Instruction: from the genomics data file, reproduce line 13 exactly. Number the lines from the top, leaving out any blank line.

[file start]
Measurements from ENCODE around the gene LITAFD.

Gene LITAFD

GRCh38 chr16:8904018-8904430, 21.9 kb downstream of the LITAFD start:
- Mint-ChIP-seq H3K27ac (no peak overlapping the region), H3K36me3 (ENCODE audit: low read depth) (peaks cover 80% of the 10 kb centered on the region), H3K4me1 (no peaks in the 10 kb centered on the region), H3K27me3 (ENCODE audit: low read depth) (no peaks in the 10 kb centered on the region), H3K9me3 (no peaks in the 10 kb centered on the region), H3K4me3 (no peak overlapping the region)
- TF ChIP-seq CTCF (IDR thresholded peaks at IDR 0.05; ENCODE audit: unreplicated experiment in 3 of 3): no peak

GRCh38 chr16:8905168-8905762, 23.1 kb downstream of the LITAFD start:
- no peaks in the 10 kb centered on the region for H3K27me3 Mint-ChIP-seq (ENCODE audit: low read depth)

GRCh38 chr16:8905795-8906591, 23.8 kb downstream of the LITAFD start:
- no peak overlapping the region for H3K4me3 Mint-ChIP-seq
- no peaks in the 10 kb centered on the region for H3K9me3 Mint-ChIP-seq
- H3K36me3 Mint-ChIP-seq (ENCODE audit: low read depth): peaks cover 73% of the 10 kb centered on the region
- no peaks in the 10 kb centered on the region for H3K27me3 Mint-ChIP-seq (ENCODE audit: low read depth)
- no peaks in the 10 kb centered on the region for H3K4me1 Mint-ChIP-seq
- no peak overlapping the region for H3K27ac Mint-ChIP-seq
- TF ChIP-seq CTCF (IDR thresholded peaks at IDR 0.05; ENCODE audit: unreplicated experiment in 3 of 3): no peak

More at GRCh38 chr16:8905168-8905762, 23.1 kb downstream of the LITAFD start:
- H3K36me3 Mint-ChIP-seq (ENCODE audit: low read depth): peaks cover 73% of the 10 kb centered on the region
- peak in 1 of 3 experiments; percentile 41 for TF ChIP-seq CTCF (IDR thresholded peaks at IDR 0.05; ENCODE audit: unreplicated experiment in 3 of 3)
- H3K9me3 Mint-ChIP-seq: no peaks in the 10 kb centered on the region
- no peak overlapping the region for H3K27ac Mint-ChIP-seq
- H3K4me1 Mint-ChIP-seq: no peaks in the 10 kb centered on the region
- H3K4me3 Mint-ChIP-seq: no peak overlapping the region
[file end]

- no peaks in the 10 kb centered on the region for H3K4me1 Mint-ChIP-seq